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So the day has come: you’ve received your decision notice in the mail. You open the much-anticipated letter only to read, “Decision Notice—Partially Favorable” scrolled across the top.
What does this mean, exactly? It means you have been approved, but just as the term suggests, you’ve only been partially approved. This can happen for two reasons.
The first is that the Administrative Law Judge (ALJ) has found you disabled, but on a different date than what you initially alleged on your application. This means that the ALJ agrees that you are disabled but doesn’t agree with your choice of onset date, or disability date. The ALJ may decide that your onset date is later than what you originally alleged if you worked, had a significant diagnosis, or started receiving medical treatment after said alleged onset date.
This will, of course, reduce the amount of back-pay you receive, since the ALJ has determined you disabled on a date after your alleged onset date.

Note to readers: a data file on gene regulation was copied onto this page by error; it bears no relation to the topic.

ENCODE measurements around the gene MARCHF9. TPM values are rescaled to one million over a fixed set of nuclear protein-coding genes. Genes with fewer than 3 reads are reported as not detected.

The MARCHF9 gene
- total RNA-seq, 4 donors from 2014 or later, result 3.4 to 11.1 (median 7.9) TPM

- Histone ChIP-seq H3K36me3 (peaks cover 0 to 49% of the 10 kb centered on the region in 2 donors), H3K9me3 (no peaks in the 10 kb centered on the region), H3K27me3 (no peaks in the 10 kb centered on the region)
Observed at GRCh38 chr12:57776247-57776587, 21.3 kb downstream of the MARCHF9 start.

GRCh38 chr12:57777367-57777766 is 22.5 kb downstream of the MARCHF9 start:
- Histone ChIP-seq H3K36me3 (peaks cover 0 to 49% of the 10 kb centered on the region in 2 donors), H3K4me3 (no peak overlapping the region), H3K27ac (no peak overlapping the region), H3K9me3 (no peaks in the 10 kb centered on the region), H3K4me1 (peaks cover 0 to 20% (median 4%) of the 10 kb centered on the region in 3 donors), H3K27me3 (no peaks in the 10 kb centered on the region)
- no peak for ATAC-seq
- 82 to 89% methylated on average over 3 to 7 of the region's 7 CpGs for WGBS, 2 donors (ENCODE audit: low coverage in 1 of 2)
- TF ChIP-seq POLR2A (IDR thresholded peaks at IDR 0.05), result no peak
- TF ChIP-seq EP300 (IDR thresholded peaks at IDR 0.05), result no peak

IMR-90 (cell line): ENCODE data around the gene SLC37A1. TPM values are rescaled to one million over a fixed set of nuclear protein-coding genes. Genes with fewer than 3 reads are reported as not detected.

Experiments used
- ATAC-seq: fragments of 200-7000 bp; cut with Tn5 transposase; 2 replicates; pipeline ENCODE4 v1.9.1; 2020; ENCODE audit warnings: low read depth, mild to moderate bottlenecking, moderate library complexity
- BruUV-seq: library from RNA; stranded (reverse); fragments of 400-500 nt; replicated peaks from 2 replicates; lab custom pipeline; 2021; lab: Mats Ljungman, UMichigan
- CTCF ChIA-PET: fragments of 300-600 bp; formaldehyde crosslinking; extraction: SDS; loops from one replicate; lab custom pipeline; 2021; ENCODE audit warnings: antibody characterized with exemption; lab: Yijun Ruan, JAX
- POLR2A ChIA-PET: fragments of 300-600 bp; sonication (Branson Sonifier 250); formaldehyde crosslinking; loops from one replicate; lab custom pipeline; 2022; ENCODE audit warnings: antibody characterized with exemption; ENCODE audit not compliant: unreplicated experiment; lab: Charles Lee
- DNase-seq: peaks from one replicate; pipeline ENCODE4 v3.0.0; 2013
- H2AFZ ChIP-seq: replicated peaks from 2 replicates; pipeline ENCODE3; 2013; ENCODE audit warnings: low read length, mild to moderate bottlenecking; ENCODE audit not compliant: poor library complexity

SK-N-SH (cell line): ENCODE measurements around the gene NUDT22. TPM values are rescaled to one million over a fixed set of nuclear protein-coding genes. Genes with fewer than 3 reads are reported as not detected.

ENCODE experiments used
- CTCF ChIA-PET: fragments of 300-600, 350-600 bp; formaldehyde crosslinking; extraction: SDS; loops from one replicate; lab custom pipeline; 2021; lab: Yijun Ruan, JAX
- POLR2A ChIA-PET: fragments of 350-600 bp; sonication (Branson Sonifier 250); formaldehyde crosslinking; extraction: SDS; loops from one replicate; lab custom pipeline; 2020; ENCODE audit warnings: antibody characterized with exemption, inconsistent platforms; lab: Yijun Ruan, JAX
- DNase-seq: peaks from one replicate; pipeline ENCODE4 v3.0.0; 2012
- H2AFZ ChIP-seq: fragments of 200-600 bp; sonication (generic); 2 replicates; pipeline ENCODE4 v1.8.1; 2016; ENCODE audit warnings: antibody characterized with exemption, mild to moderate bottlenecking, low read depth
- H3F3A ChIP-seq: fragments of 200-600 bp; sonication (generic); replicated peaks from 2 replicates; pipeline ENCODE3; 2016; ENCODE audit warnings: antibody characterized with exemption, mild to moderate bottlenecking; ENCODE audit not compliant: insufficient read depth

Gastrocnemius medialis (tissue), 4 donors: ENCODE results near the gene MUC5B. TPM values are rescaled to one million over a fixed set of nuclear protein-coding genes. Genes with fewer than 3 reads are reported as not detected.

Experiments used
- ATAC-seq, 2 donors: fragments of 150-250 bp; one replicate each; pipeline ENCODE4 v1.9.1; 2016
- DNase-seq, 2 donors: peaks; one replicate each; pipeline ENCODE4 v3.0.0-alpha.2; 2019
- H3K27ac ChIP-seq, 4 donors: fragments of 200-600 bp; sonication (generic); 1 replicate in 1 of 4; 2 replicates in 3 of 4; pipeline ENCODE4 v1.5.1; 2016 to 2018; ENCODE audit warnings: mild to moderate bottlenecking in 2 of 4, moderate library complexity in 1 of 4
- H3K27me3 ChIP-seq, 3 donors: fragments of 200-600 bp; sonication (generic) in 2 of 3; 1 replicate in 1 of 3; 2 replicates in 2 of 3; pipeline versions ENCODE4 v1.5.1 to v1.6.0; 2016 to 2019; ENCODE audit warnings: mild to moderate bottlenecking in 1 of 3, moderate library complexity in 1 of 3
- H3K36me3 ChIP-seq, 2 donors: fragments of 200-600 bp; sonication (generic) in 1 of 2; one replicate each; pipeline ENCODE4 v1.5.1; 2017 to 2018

A partially favorable decision can also determine the type of disability benefits you receive. For example, if you have both Social Security Disability Insurance (SSDI) and Supplemental Security Income (SSI) , but your date-last insured (DLI) for your SSDI claim is prior to the onset date the ALJ has decided on, you will only be eligible for SSI benefits.
The second reason an ALJ may grant partial approval is because you have been awarded disability for a closed-time period, meaning you will receive benefits for a particular time period. However, these benefits will not continue into the future. Again, the ALJ agrees you are disabled, but only during a specific timeframe.
This typically occurs when an individual’s conditions have medically improved enough, or even resolved, that they are able to return to work. Like most things in the world of disability, Partially Favorable Disability Decision can be confusing.
The very first thing you can do is contact the Social Security Administration and ask them for all of your records, then take consultant from an experienced Social Security lawyer. The case can be complicated, and you can get to the core of the system to get a fully favorable decision.
You can contact our office or fill out this form to have us call you.
Jan Dils, Attorneys at Law